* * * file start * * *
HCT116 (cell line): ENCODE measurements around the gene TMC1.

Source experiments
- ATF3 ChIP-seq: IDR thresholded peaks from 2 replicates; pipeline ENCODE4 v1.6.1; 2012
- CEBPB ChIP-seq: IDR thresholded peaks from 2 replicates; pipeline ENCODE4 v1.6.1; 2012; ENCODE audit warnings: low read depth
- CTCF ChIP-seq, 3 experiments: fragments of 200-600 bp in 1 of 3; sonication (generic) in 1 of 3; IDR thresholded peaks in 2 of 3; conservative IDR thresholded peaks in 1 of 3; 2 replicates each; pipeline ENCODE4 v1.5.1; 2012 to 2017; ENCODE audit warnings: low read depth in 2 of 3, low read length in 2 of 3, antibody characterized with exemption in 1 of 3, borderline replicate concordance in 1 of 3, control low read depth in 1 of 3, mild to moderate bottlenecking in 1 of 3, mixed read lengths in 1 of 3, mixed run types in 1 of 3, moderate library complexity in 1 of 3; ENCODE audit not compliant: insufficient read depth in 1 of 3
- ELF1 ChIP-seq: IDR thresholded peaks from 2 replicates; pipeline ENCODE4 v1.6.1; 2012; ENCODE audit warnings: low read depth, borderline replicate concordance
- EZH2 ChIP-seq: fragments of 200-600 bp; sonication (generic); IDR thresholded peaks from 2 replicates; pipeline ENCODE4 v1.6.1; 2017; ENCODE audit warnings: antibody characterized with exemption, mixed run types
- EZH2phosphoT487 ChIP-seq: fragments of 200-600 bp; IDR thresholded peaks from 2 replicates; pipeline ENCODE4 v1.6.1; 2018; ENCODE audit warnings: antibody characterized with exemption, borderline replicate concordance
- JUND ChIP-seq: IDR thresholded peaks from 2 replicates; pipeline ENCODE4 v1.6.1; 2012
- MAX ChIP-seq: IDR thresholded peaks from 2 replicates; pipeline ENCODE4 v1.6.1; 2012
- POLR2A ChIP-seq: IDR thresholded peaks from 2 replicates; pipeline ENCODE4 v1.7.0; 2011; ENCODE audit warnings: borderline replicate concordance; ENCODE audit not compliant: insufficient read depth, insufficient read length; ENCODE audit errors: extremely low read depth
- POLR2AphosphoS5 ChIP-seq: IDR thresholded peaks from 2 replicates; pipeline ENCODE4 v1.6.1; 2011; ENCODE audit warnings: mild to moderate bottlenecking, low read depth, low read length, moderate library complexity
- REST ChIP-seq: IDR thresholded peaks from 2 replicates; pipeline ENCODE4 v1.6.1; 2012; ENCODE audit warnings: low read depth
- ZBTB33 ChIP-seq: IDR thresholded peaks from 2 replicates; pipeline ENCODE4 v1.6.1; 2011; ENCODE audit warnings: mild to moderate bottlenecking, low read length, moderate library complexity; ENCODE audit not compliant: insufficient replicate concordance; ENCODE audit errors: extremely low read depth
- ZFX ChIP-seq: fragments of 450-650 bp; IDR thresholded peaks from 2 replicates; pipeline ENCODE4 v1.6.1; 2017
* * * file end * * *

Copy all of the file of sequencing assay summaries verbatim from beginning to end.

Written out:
HCT116 (cell line): ENCODE measurements around the gene TMC1.

Source experiments
- ATF3 ChIP-seq: IDR thresholded peaks from 2 replicates; pipeline ENCODE4 v1.6.1; 2012
- CEBPB ChIP-seq: IDR thresholded peaks from 2 replicates; pipeline ENCODE4 v1.6.1; 2012; ENCODE audit warnings: low read depth
- CTCF ChIP-seq, 3 experiments: fragments of 200-600 bp in 1 of 3; sonication (generic) in 1 of 3; IDR thresholded peaks in 2 of 3; conservative IDR thresholded peaks in 1 of 3; 2 replicates each; pipeline ENCODE4 v1.5.1; 2012 to 2017; ENCODE audit warnings: low read depth in 2 of 3, low read length in 2 of 3, antibody characterized with exemption in 1 of 3, borderline replicate concordance in 1 of 3, control low read depth in 1 of 3, mild to moderate bottlenecking in 1 of 3, mixed read lengths in 1 of 3, mixed run types in 1 of 3, moderate library complexity in 1 of 3; ENCODE audit not compliant: insufficient read depth in 1 of 3
- ELF1 ChIP-seq: IDR thresholded peaks from 2 replicates; pipeline ENCODE4 v1.6.1; 2012; ENCODE audit warnings: low read depth, borderline replicate concordance
- EZH2 ChIP-seq: fragments of 200-600 bp; sonication (generic); IDR thresholded peaks from 2 replicates; pipeline ENCODE4 v1.6.1; 2017; ENCODE audit warnings: antibody characterized with exemption, mixed run types
- EZH2phosphoT487 ChIP-seq: fragments of 200-600 bp; IDR thresholded peaks from 2 replicates; pipeline ENCODE4 v1.6.1; 2018; ENCODE audit warnings: antibody characterized with exemption, borderline replicate concordance
- JUND ChIP-seq: IDR thresholded peaks from 2 replicates; pipeline ENCODE4 v1.6.1; 2012
- MAX ChIP-seq: IDR thresholded peaks from 2 replicates; pipeline ENCODE4 v1.6.1; 2012
- POLR2A ChIP-seq: IDR thresholded peaks from 2 replicates; pipeline ENCODE4 v1.7.0; 2011; ENCODE audit warnings: borderline replicate concordance; ENCODE audit not compliant: insufficient read depth, insufficient read length; ENCODE audit errors: extremely low read depth
- POLR2AphosphoS5 ChIP-seq: IDR thresholded peaks from 2 replicates; pipeline ENCODE4 v1.6.1; 2011; ENCODE audit warnings: mild to moderate bottlenecking, low read depth, low read length, moderate library complexity
- REST ChIP-seq: IDR thresholded peaks from 2 replicates; pipeline ENCODE4 v1.6.1; 2012; ENCODE audit warnings: low read depth
- ZBTB33 ChIP-seq: IDR thresholded peaks from 2 replicates; pipeline ENCODE4 v1.6.1; 2011; ENCODE audit warnings: mild to moderate bottlenecking, low read length, moderate library complexity; ENCODE audit not compliant: insufficient replicate concordance; ENCODE audit errors: extremely low read depth
- ZFX ChIP-seq: fragments of 450-650 bp; IDR thresholded peaks from 2 replicates; pipeline ENCODE4 v1.6.1; 2017